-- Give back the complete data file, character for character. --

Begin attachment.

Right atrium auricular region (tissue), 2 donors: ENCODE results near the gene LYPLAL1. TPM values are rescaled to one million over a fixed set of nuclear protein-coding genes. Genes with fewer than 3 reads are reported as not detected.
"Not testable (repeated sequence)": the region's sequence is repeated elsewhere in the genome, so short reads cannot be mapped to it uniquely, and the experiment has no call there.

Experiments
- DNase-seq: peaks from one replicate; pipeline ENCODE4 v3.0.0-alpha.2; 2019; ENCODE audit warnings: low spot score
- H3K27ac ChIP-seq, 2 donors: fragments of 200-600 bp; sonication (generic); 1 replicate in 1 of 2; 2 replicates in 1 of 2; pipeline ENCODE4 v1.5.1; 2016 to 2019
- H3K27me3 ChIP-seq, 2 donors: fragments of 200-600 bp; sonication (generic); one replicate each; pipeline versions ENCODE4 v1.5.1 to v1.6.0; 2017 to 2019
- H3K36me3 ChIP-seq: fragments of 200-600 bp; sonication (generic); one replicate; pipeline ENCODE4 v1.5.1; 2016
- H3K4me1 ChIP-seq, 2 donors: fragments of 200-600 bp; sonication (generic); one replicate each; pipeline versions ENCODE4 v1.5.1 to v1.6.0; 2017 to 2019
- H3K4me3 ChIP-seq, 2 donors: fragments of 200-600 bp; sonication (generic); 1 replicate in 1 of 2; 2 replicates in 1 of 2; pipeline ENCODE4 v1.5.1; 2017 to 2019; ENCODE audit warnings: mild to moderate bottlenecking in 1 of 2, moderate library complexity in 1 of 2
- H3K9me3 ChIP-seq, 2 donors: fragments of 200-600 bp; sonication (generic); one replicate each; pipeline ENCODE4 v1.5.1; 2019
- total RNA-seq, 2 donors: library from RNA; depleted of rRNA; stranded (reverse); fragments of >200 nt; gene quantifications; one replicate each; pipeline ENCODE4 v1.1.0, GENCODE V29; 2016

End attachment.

Right atrium auricular region (tissue), 2 donors: ENCODE results near the gene LYPLAL1. TPM values are rescaled to one million over a fixed set of nuclear protein-coding genes. Genes with fewer than 3 reads are reported as not detected.
"Not testable (repeated sequence)": the region's sequence is repeated elsewhere in the genome, so short reads cannot be mapped to it uniquely, and the experiment has no call there.

Experiments
- DNase-seq: peaks from one replicate; pipeline ENCODE4 v3.0.0-alpha.2; 2019; ENCODE audit warnings: low spot score
- H3K27ac ChIP-seq, 2 donors: fragments of 200-600 bp; sonication (generic); 1 replicate in 1 of 2; 2 replicates in 1 of 2; pipeline ENCODE4 v1.5.1; 2016 to 2019
- H3K27me3 ChIP-seq, 2 donors: fragments of 200-600 bp; sonication (generic); one replicate each; pipeline versions ENCODE4 v1.5.1 to v1.6.0; 2017 to 2019
- H3K36me3 ChIP-seq: fragments of 200-600 bp; sonication (generic); one replicate; pipeline ENCODE4 v1.5.1; 2016
- H3K4me1 ChIP-seq, 2 donors: fragments of 200-600 bp; sonication (generic); one replicate each; pipeline versions ENCODE4 v1.5.1 to v1.6.0; 2017 to 2019
- H3K4me3 ChIP-seq, 2 donors: fragments of 200-600 bp; sonication (generic); 1 replicate in 1 of 2; 2 replicates in 1 of 2; pipeline ENCODE4 v1.5.1; 2017 to 2019; ENCODE audit warnings: mild to moderate bottlenecking in 1 of 2, moderate library complexity in 1 of 2
- H3K9me3 ChIP-seq, 2 donors: fragments of 200-600 bp; sonication (generic); one replicate each; pipeline ENCODE4 v1.5.1; 2019
- total RNA-seq, 2 donors: library from RNA; depleted of rRNA; stranded (reverse); fragments of >200 nt; gene quantifications; one replicate each; pipeline ENCODE4 v1.1.0, GENCODE V29; 2016